Echinacea is a herbaceous perennial that belongs to the daisy family. The flowers of echinacea bloom in green color and slowly turn pinkish purple. It makes a great pair with bee balm.

They love to grow in adequate to partial sun, and their soil requirements are well-drained, sandy, and loamy soil with an acidic pH. It is drought-tolerant and has low watering needs. Further, it can grow well without fertilizer.

5. Coneflowers

Both bee balm along with coneflowers prefer well-drained soil with frequent water needs. Coneflowers are very simple to plant and cultivate as they tolerate drought well, which means bee balm can take a lot of nutrients. Moreover, avoid overwatering and keep the soil dry to prevent root rot. Coneflowers are an excellent addition to any landscape since they draw hummingbirds, butterflies, and bees.

6. Tomato


Tomatoes should be planted behind bee balm to make the flowering visible. They are perennial and annual grown plants. Both tomatoes and bee balm belong to the mint family. Furthermore, the pollination carried by the bee balm will increase their yield. It improves the growth of tomatoes by improving the nutrition of the soil. Bee balm with the vegetative tomato plant is a good choice for a gardener since it adds up the landscape with tasty vegetables.

7. Squash


Bee Balm keeps pests at bay. By bringing bees to pollinate the squash plant, you won’t need to add pesticides. Squash are herbaceous plants with a bushy appearance. Bee balms are great companions since they deter pests that feed on squash plants.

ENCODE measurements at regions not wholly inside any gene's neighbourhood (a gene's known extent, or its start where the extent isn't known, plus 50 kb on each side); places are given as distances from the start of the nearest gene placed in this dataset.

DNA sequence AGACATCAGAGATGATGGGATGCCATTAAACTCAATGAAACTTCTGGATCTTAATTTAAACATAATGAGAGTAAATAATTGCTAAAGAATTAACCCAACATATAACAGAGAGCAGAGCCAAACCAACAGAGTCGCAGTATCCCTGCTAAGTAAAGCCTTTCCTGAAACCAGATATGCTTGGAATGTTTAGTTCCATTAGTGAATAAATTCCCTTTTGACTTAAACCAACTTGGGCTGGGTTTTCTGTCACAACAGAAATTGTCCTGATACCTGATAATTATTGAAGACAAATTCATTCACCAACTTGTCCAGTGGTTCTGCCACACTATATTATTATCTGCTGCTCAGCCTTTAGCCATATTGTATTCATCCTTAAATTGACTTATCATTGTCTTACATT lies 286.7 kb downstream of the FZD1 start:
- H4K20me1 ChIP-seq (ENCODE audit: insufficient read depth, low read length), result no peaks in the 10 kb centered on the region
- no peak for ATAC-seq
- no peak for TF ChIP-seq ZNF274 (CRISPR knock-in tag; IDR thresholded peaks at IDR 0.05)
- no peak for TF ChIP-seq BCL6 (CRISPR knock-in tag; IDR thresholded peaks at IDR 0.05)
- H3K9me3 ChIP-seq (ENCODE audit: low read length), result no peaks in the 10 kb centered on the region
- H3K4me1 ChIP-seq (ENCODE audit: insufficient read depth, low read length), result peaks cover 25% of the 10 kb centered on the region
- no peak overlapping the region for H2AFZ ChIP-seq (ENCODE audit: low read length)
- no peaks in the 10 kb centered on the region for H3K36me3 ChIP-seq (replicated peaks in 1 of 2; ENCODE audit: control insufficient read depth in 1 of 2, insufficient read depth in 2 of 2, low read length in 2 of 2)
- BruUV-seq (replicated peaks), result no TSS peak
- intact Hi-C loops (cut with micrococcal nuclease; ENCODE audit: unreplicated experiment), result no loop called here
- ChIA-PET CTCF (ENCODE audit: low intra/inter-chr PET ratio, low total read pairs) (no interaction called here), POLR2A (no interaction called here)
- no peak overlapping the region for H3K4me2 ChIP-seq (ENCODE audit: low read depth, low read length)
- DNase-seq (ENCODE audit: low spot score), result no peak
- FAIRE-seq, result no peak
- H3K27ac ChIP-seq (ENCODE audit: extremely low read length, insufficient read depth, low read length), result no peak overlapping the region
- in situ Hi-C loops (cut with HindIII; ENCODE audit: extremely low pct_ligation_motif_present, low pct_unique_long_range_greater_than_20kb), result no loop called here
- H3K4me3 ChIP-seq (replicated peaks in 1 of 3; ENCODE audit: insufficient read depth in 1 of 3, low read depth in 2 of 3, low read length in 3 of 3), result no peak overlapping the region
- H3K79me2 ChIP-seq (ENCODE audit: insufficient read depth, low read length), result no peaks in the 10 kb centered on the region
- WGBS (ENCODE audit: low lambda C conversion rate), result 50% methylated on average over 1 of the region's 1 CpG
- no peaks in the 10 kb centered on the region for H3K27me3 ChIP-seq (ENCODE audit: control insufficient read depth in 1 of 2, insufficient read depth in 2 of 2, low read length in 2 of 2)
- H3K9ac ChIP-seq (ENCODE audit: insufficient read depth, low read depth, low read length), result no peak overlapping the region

8. Hostas


Hostas are plants that typically produce leaves, not flowers. However, your bee balm’s pink accents will look stunningly complemented by their thick, emerald-green foliage.

The appealing aroma of hostas is any gardner’s favorite. The expansive surface area of the hosta leaf draws beetles and other pests, favoring bee balms as pest-repellent properties that will keep those annoying pests away.

9. Daylilies


One of the prettier-looking plants comes in various colors, including yellow, orange, red, purple, and blue. They make your garden look admirable when planted next to bee balm. Growing daylilies with bee balm will eradicate pests; consequently, both bee balm and daylilies will benefit from a partnership. They both thrive in direct sunlight and need well-drained soil.

10. Cucumber


Cucumbers are the gardener’s choice, one who loves growing delicious vegetables. Pollinators like Bees and Butterflies are attracted towards the tiny yellow blossoms of bee balm, improving the growth of cucumbers by increasing the soil’s nutritional value and further promoting pollination.

Worst Companion Plants For Bee Balm

Below are the worst companion plants listed against bee balm:

1. Azaleas


Azaleas prefer acidic soil and partial shade, while bee balm thrives in full sun and prefers neutral to slightly acidic soil. Azalea with bee balm may be challenging to grow in the same area. Azaleas can attract some pollinators, although bees and other helpful insects don’t usually favor them. They don’t have benefits such as increased pollination, pest control, or soil improvement, making azaleas not a good choice for bee balm.